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Man accused of stabbing Boston rabbi is charged with hate crimes



A man accused of stabbing a Boston rabbi nine times in an attack last week has been charged with hate crimes, the Suffolk County district attorney said.

Rabbi Shlomo Noginski survived the July 1 attack outside a Jewish day school in Brighton.

Khaled Awad, 24, who was arrested after the stabbing, had previously been charged, but on Thursday he was arraigned on new hate crime counts — one of committing a civil rights violation and a second that deals with armed assault and battery to intimidate, prosecutors said.

“We believe this violent attack was rooted in anti-Semitism. We are going to call that out and charge that specifically,” District Attorney Rachael Rollins said in a statement.

Prosecutors allege that Awad had been outside the Shaloh House Jewish school the day before the attack, and someone was concerned enough to take a photo of him.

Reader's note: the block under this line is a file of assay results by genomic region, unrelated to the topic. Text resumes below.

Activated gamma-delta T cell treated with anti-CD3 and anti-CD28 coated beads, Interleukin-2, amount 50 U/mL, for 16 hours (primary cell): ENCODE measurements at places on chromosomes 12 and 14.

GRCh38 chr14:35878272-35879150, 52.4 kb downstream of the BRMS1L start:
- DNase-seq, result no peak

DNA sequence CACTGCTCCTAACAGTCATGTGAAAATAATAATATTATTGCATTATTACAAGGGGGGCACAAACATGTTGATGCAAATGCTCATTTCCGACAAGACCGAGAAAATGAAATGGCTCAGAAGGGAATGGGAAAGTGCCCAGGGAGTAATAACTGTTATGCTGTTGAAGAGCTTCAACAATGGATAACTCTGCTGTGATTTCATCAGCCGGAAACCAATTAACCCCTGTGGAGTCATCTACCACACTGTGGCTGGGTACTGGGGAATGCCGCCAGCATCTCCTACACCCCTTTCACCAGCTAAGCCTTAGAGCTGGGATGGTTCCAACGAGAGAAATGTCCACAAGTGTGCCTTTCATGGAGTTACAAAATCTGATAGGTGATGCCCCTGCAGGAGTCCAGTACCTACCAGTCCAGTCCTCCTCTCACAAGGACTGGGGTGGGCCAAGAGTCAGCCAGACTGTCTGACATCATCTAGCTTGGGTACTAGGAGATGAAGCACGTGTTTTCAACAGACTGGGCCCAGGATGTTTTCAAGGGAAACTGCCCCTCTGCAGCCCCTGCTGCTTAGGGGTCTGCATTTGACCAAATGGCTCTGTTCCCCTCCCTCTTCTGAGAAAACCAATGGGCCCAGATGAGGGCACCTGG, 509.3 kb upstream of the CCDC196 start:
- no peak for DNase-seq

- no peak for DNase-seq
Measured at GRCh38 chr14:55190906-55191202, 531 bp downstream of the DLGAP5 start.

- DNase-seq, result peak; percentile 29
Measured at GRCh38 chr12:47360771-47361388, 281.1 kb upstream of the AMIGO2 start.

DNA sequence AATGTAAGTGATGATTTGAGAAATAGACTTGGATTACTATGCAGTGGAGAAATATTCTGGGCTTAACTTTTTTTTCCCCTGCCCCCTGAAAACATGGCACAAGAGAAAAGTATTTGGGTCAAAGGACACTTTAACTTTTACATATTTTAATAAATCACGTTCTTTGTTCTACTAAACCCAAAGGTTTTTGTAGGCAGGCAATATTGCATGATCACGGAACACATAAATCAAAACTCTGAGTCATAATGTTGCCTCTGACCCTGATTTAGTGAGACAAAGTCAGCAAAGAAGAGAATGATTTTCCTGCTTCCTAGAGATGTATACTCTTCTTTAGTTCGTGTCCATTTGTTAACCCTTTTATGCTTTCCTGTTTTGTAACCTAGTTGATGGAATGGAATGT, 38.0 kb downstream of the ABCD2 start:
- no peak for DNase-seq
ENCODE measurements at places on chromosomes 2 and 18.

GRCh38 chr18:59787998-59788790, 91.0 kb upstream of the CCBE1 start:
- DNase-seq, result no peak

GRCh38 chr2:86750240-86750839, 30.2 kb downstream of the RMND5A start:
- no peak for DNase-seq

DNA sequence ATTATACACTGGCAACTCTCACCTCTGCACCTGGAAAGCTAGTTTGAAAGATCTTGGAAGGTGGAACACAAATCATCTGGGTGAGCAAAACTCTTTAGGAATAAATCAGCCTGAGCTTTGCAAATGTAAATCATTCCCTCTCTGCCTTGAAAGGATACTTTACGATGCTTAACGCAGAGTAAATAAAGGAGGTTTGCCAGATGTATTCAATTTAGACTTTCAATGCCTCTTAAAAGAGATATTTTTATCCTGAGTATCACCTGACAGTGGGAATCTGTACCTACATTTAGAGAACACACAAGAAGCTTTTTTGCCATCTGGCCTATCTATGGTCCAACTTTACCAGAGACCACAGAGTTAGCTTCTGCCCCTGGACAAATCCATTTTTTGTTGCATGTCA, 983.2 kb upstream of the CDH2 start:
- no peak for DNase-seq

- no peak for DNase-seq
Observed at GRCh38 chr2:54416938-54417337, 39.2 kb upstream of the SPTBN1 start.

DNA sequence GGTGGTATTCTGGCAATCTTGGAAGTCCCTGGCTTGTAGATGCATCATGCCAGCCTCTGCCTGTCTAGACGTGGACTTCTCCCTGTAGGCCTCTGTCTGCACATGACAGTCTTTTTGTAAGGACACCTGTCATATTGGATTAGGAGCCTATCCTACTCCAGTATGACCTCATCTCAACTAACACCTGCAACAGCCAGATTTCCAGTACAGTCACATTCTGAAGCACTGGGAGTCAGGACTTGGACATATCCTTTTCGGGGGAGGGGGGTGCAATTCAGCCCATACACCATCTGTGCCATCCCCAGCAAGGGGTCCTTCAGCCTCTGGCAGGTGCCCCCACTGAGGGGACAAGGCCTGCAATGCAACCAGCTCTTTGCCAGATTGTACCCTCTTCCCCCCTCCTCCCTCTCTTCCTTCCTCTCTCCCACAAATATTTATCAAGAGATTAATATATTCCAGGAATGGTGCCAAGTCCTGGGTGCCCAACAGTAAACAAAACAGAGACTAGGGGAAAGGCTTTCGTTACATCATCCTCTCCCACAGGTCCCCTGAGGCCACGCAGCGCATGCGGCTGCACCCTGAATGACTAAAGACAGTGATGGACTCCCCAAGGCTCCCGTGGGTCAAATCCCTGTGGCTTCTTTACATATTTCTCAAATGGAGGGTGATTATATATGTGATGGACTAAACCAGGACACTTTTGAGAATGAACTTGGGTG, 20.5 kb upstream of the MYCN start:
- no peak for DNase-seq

On July 1, Awad allegedly pulled a gun on Noginski, demanded keys to a school van and motioned for the rabbi to get inside. When Awad put the gun away, the rabbi ran and was stabbed as he fled, the district attorney’s office said.

The DA’s office said that witnesses have reported that Awad has strong biases against Jews, Christians and American culture and that he has called Jewish people “evil.” Assistant District Attorney Margaret Hegarty said investigators spoke to people who knew Awad who described hateful statements he has made.

Awad’s attorney, Stephen Weymouth, said that Awad “adamantly denies having those kinds of conversations.”

“It looked like some sort of crime of opportunity. There was a van, there was a set of keys, [he] wanted him to get into the van,” Weymouth said, according to video from NBC Boston. “I do not see anything that indicates to me that this was based on hate.”

Awad is being held without bail. He had previously been charged with seven counts before the hate crime charges were filed.

Weymouth requested a competency evaluation, and Awad was ordered to undergo further psychiatric evaluation at a state hospital. A court clinician told the judge that Awad has been diagnosed as bipolar and has not been taking his medications while in Massachusetts.

Noginski is recovering at home and spoke to reporters Sunday, saying that he believes it was a miracle from God that he survived. “It could have been so much worse,” he said, NBC Boston reported at the time.

The Associated Press contributed.

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